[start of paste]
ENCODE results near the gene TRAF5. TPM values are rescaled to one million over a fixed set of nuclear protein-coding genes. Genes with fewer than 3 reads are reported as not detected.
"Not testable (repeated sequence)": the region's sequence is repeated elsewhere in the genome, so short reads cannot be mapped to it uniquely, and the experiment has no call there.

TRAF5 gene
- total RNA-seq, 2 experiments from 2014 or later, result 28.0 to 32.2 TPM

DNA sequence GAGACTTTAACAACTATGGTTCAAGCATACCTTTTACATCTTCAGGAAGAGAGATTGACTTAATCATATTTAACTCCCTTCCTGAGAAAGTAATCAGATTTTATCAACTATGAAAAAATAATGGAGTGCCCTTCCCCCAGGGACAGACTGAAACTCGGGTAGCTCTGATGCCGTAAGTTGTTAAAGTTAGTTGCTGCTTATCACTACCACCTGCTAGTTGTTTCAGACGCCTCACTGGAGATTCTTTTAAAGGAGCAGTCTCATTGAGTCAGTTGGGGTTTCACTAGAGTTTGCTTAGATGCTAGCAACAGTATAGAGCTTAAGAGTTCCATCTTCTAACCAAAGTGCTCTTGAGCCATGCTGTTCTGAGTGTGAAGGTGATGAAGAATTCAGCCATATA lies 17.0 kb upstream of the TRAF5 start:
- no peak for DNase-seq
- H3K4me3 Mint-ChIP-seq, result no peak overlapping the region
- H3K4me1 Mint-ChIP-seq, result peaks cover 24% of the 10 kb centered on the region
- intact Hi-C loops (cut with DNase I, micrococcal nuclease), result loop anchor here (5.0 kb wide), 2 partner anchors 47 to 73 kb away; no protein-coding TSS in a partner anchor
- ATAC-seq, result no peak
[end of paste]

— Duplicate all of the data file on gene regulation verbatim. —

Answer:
ENCODE results near the gene TRAF5. TPM values are rescaled to one million over a fixed set of nuclear protein-coding genes. Genes with fewer than 3 reads are reported as not detected.
"Not testable (repeated sequence)": the region's sequence is repeated elsewhere in the genome, so short reads cannot be mapped to it uniquely, and the experiment has no call there.

TRAF5 gene
- total RNA-seq, 2 experiments from 2014 or later, result 28.0 to 32.2 TPM

DNA sequence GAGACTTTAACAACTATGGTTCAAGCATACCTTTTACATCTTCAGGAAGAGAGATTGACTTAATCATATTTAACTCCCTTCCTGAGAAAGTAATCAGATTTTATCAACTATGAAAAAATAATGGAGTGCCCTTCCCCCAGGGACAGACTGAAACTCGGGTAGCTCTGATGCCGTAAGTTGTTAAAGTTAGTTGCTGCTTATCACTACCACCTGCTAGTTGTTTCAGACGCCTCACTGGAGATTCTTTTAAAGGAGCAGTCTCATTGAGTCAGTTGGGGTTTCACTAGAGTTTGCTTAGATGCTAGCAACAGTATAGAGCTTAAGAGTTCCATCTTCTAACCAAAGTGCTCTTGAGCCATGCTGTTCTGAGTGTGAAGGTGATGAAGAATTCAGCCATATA lies 17.0 kb upstream of the TRAF5 start:
- no peak for DNase-seq
- H3K4me3 Mint-ChIP-seq, result no peak overlapping the region
- H3K4me1 Mint-ChIP-seq, result peaks cover 24% of the 10 kb centered on the region
- intact Hi-C loops (cut with DNase I, micrococcal nuclease), result loop anchor here (5.0 kb wide), 2 partner anchors 47 to 73 kb away; no protein-coding TSS in a partner anchor
- ATAC-seq, result no peak